7. Iqbal Khattak, Freedom Network
  8. Owais Aslam Ali, Pakistan Press Foundation
  9. Adnan Ahmad Chaudhri, Editor/Researcher (Freelance)
  10. Waqas Naeem, Media Matters for Democracy
  11. Alia Amirali, lecturer, Quaid-e-Azam University
  12. Umer Gillani, Advocate High Courts
  13. Salwa Rana, Advocate Lower Courts
  14. Salman Zaidi, Jinnah Institute
  15. Amel Ghani, Media Matters for Democracy
  16. Ayesha Mushtaq, Jinnah Institute
  17. Mariam Ali Bokhari, Jinnah Institute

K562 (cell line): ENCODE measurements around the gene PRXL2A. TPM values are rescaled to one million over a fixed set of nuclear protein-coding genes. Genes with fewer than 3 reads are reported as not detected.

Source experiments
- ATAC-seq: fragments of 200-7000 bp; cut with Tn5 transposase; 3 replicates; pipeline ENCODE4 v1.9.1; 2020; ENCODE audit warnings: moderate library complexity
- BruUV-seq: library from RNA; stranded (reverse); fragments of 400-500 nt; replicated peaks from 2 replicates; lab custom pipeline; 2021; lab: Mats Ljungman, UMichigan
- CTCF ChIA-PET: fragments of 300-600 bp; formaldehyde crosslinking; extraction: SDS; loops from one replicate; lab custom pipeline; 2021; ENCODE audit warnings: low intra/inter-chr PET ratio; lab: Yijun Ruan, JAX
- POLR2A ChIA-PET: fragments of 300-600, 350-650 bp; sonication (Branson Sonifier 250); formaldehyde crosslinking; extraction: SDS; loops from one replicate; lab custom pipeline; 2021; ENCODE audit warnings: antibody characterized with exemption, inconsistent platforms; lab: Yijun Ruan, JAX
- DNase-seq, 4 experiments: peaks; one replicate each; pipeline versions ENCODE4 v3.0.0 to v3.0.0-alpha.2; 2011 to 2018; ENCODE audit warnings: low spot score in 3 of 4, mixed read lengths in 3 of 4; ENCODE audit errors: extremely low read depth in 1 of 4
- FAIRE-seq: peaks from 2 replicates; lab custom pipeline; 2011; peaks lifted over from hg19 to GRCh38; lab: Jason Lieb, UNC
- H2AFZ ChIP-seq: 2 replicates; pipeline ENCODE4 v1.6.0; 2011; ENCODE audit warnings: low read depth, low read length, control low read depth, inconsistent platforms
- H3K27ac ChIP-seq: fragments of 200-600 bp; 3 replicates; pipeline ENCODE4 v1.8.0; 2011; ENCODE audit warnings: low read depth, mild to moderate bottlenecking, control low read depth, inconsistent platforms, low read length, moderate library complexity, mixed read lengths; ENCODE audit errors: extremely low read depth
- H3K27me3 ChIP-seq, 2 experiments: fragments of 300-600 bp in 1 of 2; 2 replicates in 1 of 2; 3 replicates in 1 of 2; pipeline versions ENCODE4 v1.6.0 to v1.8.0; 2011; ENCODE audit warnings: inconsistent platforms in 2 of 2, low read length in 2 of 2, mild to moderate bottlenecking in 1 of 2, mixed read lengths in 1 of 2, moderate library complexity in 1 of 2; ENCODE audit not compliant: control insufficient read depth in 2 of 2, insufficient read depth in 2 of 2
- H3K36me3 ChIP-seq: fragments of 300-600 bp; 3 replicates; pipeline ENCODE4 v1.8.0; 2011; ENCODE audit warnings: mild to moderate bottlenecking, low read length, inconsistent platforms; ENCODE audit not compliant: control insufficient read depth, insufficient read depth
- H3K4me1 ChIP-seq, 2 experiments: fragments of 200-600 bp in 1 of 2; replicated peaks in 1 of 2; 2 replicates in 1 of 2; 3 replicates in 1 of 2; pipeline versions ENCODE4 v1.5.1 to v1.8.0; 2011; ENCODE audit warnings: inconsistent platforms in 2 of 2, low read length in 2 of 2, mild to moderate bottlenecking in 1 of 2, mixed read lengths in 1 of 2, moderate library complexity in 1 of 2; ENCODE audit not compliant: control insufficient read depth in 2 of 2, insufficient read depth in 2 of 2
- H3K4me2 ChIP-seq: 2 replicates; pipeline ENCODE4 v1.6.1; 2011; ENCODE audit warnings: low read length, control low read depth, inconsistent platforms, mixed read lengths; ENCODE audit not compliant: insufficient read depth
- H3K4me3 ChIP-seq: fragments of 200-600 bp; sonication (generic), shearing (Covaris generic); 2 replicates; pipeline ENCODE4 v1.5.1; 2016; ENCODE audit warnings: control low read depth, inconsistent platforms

18. Meera Nadeem, Jinnah Institute
  19. Yasser Latif Hamdani, Advocate High Courts
  20. Tahira Abdullah, Human Rights Activist 
  21. Luavut Zahid, journalist and researcher
  22. Shahzaib Raja, journalist and researcher
  23. Rubeha Tahir Ghauri, Pakistan Coalition for Education
  24. Mehwish Batool, Lecturer, Forman Christian College – A Chartered University
  25. Hina Gul Roy, Lawyer
  26. Haseeb Siddiqui, Privacy and Security Consultant.
  27. Amna Mawaz Khan, artiste 
  28. Noor Ejaz Chaudhry, Advocate High Court
  29. Muhammad Haider Imtiaz, Advocate High Court
  30. Heba Islam, Johns Hopkins University